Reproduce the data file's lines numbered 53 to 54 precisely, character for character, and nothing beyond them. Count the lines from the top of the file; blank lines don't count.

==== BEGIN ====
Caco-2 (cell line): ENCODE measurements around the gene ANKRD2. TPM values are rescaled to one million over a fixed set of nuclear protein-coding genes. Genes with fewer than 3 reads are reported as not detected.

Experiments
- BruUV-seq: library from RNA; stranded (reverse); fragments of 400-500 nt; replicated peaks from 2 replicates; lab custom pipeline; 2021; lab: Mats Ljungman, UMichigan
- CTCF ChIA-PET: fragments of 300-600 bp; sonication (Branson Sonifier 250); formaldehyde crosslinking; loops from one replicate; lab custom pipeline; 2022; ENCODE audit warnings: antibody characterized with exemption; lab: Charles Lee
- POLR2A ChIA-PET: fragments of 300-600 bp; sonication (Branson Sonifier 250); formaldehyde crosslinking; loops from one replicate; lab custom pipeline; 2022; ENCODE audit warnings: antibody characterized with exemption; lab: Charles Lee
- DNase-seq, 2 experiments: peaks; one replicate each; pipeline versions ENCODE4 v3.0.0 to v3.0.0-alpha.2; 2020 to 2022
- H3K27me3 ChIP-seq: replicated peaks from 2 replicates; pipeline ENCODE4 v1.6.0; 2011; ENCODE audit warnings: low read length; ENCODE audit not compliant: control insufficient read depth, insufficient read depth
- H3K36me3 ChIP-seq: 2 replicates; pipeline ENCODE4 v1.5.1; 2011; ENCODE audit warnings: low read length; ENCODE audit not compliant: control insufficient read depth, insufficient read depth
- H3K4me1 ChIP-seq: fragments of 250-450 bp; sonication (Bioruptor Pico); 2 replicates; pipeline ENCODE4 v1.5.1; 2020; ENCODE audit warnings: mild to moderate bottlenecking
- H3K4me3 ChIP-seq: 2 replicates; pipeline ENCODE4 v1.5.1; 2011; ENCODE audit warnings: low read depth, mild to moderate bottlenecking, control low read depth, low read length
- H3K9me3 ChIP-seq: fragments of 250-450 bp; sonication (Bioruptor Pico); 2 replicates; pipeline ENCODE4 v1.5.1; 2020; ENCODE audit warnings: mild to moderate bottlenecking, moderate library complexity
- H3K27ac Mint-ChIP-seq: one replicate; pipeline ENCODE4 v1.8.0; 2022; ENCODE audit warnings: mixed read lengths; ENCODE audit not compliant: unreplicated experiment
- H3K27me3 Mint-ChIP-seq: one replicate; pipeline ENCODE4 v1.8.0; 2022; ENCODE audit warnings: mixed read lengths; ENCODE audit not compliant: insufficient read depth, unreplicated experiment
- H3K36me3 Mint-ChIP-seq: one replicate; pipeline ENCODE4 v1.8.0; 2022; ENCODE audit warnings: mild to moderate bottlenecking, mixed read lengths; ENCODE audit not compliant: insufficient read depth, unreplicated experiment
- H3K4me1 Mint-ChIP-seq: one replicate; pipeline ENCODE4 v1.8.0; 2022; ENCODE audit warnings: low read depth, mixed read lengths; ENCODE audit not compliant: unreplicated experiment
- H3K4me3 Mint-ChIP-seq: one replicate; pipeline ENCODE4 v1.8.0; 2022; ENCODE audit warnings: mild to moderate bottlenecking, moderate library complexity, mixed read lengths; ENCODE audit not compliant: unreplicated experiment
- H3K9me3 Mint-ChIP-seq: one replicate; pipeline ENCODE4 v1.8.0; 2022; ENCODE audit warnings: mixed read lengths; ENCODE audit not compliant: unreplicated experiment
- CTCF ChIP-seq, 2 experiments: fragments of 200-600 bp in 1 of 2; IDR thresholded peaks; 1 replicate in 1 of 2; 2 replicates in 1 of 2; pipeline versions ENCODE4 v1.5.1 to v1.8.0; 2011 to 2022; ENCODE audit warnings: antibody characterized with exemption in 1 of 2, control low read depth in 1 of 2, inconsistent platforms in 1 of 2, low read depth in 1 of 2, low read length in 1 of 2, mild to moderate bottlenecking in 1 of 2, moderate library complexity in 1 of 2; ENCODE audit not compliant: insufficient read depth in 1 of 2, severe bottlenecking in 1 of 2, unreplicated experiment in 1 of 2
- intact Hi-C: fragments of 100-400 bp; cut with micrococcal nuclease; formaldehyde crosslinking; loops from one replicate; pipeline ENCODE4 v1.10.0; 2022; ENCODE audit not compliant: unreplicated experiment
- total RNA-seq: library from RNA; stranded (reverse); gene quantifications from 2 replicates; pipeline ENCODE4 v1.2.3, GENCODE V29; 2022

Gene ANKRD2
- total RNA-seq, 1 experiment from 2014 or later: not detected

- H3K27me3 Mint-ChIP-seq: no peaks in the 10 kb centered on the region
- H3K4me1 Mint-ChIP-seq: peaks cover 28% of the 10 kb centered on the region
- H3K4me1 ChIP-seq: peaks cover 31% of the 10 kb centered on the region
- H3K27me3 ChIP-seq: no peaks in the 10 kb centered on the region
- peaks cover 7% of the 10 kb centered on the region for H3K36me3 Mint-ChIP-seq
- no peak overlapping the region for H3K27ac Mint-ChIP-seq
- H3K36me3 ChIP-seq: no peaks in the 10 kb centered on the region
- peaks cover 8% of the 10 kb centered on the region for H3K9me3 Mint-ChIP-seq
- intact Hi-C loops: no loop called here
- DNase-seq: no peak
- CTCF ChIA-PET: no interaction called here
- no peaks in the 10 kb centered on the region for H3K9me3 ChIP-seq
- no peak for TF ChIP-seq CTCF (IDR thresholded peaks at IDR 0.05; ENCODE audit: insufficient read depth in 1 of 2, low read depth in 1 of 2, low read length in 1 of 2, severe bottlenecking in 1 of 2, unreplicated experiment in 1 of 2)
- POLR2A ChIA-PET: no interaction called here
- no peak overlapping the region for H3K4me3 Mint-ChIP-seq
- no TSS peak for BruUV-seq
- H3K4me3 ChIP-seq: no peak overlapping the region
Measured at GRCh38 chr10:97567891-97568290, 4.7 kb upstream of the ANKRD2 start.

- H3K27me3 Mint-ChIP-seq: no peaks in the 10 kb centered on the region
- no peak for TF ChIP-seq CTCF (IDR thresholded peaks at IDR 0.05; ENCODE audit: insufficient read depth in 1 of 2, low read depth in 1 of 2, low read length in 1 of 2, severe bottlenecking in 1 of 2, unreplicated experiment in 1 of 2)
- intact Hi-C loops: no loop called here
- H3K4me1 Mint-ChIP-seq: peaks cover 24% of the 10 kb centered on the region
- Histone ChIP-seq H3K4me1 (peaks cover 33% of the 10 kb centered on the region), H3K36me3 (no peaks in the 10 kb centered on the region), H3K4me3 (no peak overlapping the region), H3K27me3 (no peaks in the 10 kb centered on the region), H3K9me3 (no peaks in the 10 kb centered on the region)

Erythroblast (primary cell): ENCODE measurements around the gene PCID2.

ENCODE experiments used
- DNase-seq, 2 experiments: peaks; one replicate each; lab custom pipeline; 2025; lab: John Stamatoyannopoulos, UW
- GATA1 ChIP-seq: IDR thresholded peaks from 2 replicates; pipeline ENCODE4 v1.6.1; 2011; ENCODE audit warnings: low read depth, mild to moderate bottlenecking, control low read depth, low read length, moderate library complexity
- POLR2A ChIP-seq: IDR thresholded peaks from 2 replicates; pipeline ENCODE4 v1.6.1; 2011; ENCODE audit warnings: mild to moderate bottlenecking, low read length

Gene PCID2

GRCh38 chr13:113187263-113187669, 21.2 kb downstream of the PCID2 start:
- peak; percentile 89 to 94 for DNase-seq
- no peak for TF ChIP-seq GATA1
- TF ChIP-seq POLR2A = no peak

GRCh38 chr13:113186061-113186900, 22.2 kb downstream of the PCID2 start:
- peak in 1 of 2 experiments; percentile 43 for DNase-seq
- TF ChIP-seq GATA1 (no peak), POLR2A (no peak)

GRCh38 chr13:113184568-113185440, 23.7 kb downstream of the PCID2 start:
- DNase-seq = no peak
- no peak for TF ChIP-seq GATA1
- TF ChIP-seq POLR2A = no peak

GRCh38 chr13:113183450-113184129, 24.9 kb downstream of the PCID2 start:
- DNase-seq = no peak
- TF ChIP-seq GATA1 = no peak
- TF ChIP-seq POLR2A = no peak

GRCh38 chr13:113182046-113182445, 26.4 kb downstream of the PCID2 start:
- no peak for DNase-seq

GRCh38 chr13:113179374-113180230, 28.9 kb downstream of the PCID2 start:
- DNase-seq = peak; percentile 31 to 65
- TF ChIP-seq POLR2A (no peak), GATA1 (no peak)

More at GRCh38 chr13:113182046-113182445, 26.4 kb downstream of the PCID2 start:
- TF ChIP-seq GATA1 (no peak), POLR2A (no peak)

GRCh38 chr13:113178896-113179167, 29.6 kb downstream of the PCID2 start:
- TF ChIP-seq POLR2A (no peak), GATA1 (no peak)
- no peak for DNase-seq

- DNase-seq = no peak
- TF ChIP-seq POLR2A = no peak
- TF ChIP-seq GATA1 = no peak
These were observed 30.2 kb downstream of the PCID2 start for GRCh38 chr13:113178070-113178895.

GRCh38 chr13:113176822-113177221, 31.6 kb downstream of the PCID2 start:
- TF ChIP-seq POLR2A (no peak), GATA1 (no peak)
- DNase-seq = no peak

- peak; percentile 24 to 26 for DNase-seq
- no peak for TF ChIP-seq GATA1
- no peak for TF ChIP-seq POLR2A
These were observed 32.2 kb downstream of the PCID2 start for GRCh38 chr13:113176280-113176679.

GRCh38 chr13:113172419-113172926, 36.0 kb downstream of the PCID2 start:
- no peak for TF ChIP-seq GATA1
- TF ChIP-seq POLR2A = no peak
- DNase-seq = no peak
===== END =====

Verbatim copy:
- peak; percentile 89 to 94 for DNase-seq
- no peak for TF ChIP-seq GATA1